To put it simply, my whole life was turned upside down. I wrote the book, “Awakening a Woman’s Soul: The Power of Meditation and Mindfulness to Transform Your Life,” to share my journey through this transition and help others understand and navigate their own.

In the cocoon phase, I was stripping away the conditioned layers that were dulling my sparkle. These layers comprised things like the stresses of daily life, outdated conditioned beliefs about what it meant to be a good woman, anger and resentment from stifling my voice and thoughts that were like a bad roommate.

As these layers were slowly alchemized, the energy going into keeping my conditioned self alive was redirected inward to my inner wisdom and the messages from my soul.

The soul requires us to live a life of truth, which is usually uncomfortable.

A rebirth

We must let go of the old self that isn’t serving us anymore to grow into our true selves. It’s been described by many as a kind of death and rebirth.

James Hollis, Ph.D. in his book, Living an Examined Life: Wisdom for the Second Half of the Journey put it this way:

“There is no going forward without a death of some kind: a kind death of who we thought we were and were supposed to be; a death of a map of the world we thought worthy of our trust and investment; a death of expectations that by choosing rightly we could avoid suffering, experience the love and approval of those around us, and achieve a sense of peace, satisfaction arrival home. But life has other plans it seems; indeed, our own souls have other plans.” (p. 61).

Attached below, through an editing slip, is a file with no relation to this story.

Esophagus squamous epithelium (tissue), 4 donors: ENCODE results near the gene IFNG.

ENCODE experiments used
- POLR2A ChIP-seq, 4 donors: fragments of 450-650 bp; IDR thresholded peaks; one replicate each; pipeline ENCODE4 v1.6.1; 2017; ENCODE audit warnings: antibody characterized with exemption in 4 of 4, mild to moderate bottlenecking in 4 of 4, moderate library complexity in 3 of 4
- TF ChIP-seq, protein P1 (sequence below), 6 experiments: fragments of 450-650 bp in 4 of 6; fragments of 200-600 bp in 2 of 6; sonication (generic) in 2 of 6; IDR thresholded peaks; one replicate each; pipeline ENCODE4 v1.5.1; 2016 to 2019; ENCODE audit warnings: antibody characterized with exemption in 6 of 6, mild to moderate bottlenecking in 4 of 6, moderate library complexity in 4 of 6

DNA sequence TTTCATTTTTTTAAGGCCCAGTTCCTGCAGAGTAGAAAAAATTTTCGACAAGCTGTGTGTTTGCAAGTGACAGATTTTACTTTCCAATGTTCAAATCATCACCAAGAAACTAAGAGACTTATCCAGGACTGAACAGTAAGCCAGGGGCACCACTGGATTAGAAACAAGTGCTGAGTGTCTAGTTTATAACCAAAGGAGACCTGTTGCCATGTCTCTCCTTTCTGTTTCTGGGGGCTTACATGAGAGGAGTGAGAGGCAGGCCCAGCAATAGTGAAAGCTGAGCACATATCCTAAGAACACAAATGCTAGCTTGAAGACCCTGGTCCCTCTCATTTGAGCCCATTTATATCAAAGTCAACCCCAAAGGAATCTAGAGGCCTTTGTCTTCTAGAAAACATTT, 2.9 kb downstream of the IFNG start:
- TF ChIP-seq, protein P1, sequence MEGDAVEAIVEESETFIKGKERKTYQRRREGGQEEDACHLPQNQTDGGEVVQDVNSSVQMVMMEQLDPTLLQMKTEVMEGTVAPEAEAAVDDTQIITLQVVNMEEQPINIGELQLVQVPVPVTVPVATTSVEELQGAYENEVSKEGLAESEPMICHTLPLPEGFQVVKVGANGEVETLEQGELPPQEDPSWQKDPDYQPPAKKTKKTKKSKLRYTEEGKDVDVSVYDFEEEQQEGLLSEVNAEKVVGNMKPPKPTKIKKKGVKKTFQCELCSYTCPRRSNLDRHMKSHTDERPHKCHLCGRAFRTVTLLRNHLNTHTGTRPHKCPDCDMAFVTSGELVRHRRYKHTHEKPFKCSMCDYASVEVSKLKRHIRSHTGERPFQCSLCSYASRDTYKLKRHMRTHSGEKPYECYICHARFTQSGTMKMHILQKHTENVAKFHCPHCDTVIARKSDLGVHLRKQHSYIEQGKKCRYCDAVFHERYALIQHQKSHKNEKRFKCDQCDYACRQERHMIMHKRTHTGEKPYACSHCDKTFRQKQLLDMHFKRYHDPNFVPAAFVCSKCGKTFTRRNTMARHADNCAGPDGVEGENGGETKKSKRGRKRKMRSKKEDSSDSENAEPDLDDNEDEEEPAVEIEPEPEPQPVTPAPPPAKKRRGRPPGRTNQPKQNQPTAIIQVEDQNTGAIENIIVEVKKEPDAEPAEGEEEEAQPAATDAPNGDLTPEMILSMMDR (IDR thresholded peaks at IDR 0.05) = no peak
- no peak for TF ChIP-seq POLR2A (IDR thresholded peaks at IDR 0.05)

As we come through the dark night of the soul, our lives take on more depth, awareness, and alignment with our more profound truths. In a follow-up post, I share The Dark Night Of The Soul Truths as shared by way-showers who have gone through the dark night of the soul.

Our life begins to feel deeply meaningful, authentic, and expansive because we’re growing into who we’re meant to become.

This summons to depth is not an easy journey but worthwhile for those willing to embark on it. I write about the journey in The 7 Pillars Of Awakening On Your Spiritual Path article. It is an invitation to return home to ourselves and who we were meant to be before the world told us who we should be.

In the following interview, I speak with a Registered Psychologist and Holistic Healer, Dr. Angela Grace, about integrating spirituality and psychology and her journey through the dark night of the soul.

If you feel called, please comment below. Our community would love to hear from you!

Additional reading about the dark night of the soul:

In The Real Meaning Of The Dark Night Of The Soul, I intend to help people understand that the DNOS is about our personality that eclipses our soul, not our soul.

In Wisdom For Navigating The Dark Night Of The Soul Journey, I share what I learned after interviewing several way-showers who have gone through the DNOS journey.

(Original post, May 25, 2020; Updated post, Sept. 28, 2021)